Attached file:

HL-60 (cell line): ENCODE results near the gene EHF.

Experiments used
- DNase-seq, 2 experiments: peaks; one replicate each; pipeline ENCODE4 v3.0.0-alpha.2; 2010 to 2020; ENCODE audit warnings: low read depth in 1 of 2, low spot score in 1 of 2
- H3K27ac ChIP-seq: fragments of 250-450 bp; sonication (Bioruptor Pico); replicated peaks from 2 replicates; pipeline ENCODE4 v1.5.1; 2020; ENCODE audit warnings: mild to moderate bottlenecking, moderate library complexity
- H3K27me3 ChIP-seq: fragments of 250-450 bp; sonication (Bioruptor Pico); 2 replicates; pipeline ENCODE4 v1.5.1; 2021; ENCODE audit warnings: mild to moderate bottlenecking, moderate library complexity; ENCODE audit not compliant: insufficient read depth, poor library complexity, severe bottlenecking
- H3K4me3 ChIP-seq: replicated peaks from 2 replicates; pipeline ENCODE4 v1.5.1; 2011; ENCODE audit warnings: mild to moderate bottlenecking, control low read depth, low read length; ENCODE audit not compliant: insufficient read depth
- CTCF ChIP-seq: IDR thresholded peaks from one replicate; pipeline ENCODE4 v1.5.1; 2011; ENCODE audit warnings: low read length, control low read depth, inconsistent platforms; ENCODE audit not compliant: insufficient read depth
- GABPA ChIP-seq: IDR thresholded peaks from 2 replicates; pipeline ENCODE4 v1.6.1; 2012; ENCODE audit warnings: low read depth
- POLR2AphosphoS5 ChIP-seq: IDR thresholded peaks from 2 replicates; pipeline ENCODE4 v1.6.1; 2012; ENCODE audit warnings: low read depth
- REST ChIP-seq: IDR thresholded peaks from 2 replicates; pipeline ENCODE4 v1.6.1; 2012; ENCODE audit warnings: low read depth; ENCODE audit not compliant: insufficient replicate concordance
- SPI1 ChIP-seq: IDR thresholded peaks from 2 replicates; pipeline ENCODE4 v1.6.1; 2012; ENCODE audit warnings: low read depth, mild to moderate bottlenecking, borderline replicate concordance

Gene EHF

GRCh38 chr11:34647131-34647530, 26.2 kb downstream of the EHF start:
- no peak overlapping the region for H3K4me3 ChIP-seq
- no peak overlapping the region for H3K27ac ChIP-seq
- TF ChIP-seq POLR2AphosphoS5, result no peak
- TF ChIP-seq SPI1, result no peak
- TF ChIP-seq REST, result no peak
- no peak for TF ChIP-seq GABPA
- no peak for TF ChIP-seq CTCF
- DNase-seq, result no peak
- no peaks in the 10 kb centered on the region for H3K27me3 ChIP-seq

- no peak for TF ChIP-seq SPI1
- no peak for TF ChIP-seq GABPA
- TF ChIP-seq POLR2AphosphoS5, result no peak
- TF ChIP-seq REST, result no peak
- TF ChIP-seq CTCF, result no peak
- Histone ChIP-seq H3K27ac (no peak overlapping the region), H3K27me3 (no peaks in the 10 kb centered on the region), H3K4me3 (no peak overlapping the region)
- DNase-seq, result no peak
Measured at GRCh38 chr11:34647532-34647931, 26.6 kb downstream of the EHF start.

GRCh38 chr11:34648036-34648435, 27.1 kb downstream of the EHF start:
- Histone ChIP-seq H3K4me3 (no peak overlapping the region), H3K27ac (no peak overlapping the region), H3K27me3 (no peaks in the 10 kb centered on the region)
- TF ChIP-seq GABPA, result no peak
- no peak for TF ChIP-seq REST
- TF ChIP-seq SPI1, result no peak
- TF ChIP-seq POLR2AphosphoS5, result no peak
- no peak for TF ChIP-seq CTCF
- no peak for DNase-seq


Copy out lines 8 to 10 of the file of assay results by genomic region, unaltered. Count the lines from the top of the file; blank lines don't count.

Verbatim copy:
- GABPA ChIP-seq: IDR thresholded peaks from 2 replicates; pipeline ENCODE4 v1.6.1; 2012; ENCODE audit warnings: low read depth
- POLR2AphosphoS5 ChIP-seq: IDR thresholded peaks from 2 replicates; pipeline ENCODE4 v1.6.1; 2012; ENCODE audit warnings: low read depth
- REST ChIP-seq: IDR thresholded peaks from 2 replicates; pipeline ENCODE4 v1.6.1; 2012; ENCODE audit warnings: low read depth; ENCODE audit not compliant: insufficient replicate concordance